Donation Program in Eugene to Hand out Promotional Totes to Residents with Low Income
June 26, 2013 by
Alan Zelenka, the City Councilor of Eugene, along with Mayor Kitty Piercy held an unveiling event in the city recently. Under this program, they provided free reusable bags to the residents with low income. This was done keeping in mind the plastic ban that was implemented in the city in May 2013.
Impact of the Promotional Totes Program
The program was held at Public Service Building of Lane County and was preceded by Piercy, Zelenka, Beverlee Hughes, and Joe Gilliam. Hughes is the Executive Director at Food for LaneCounty and Gilliam is the Northwest Grocery Association’s President.
While promoting the ban, Zelenka said that this program was a measure to help the residents in the lower income group. The current ban charges five cents on paper bags at retail stores. Roundabout sixty seven million plastic bags were being used by the residents of Eugene before the implementation of the ban.
The residents have one concern with the ban, though. They are finding it inconvenient to dispose their pet waste. Nikole Gipps, a resident facing trouble in disposing her pet waste, said that this ban has led to a shortage of pet pick-up bags. She feels that very soon people may just stop picking up their pet waste because of the shortage of bags.
Welcoming the Ban With Promotional Totes
The supporters of the ban feel that the ban on plastic bags and a fee on paper bags given out at the stores will encourage people to opt for promotional totes that are reusable and recyclable. They also feel it will bring a change in the behavior of the people. Dave Bullard, a resident of the city, said that he has started shopping in Junction City after the implementation of the ban. Another resident, Tlingit Ladie, is happy with the ban and is of the opinion that it is worth the adjustment. But she feels that charging fee on the paper bags needs to be stopped.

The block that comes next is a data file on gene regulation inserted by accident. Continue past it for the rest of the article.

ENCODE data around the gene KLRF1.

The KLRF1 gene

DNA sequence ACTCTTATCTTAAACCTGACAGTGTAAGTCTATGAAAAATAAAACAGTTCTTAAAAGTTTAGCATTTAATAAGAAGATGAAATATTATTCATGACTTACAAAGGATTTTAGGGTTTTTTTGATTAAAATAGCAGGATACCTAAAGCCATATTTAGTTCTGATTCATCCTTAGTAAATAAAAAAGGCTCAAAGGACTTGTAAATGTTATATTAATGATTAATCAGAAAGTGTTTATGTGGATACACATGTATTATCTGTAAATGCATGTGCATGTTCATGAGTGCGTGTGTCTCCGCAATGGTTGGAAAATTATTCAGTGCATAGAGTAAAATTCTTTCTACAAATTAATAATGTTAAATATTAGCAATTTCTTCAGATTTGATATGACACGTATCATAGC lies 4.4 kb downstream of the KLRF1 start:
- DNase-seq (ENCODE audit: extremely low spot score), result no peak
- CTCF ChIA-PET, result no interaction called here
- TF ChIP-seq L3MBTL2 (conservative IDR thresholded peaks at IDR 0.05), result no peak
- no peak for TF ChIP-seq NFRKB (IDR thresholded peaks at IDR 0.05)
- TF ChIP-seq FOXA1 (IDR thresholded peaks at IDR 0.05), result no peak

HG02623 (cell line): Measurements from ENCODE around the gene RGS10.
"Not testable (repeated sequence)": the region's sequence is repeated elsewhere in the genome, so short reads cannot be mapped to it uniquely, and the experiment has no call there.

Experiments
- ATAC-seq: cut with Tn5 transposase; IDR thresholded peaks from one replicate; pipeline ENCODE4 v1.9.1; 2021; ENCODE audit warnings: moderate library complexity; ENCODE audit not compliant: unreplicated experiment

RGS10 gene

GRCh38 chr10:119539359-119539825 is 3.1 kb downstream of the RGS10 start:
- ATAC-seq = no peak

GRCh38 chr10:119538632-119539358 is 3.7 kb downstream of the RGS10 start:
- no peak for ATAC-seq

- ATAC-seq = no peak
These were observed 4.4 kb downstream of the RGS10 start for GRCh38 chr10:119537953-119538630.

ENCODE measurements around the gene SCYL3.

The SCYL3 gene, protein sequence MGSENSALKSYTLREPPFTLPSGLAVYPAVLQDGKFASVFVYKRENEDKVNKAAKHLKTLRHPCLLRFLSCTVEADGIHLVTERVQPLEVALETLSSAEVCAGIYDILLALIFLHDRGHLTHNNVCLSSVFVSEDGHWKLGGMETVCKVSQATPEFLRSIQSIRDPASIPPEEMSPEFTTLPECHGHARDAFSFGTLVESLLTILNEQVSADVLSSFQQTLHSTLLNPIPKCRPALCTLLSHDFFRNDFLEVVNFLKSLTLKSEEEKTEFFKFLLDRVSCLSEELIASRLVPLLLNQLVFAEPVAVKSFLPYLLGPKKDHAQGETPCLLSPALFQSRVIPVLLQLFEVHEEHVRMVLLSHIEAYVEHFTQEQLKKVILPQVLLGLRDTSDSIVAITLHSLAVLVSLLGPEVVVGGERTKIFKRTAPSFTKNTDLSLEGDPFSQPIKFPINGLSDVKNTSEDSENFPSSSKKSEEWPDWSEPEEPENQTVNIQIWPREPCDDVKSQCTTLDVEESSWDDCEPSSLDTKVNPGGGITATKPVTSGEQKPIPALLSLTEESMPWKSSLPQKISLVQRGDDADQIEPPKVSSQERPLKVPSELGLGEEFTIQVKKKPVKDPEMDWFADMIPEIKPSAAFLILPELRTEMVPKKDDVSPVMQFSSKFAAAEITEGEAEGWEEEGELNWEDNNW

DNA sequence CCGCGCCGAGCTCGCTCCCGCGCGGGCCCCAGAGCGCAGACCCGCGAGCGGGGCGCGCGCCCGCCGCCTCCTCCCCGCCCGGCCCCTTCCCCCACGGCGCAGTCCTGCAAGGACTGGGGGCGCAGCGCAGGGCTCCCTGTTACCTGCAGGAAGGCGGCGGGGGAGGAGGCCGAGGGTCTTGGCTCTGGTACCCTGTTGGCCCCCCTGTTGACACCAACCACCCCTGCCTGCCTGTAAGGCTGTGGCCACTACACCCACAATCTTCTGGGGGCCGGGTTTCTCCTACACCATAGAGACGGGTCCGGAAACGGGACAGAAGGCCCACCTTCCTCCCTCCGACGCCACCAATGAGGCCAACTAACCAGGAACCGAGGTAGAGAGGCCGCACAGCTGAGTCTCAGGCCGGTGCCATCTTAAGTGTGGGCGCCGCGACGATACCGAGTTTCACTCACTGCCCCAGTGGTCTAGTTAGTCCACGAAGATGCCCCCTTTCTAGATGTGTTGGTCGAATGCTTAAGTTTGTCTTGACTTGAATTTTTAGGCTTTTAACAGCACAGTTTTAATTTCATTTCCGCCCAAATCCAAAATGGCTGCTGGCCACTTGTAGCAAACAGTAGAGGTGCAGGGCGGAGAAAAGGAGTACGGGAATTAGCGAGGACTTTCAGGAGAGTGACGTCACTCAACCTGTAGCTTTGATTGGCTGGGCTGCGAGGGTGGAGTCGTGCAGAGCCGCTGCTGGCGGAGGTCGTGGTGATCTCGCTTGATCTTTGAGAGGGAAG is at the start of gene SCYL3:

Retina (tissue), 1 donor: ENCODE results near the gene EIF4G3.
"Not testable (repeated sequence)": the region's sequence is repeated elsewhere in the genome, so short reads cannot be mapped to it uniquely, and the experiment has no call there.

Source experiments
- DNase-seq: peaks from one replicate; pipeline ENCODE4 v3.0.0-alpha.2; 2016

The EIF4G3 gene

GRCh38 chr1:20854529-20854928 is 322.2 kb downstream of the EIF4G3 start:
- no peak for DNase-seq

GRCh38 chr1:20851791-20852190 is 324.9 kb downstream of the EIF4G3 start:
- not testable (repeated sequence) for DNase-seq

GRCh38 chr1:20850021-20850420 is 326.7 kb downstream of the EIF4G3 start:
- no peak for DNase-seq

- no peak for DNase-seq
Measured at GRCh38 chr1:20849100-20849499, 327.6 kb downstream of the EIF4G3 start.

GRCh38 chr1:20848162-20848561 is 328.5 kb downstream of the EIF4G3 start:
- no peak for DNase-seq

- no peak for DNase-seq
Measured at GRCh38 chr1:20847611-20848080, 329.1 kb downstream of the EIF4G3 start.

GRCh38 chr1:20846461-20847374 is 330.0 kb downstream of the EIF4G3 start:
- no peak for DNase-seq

There are some residents who have had the habit of recycling much before it became a trend. Angie Medrano, one such resident, said that she stopped using plastic years ago. She added that people may take some time to get used to the ban as most of them are unprepared for it. There are others, like Bill Morrison, who think that the authorities should introduce a bag return policy if they charge for the paper bags. This will encourage people to start carrying reusable bags to save themselves the trouble.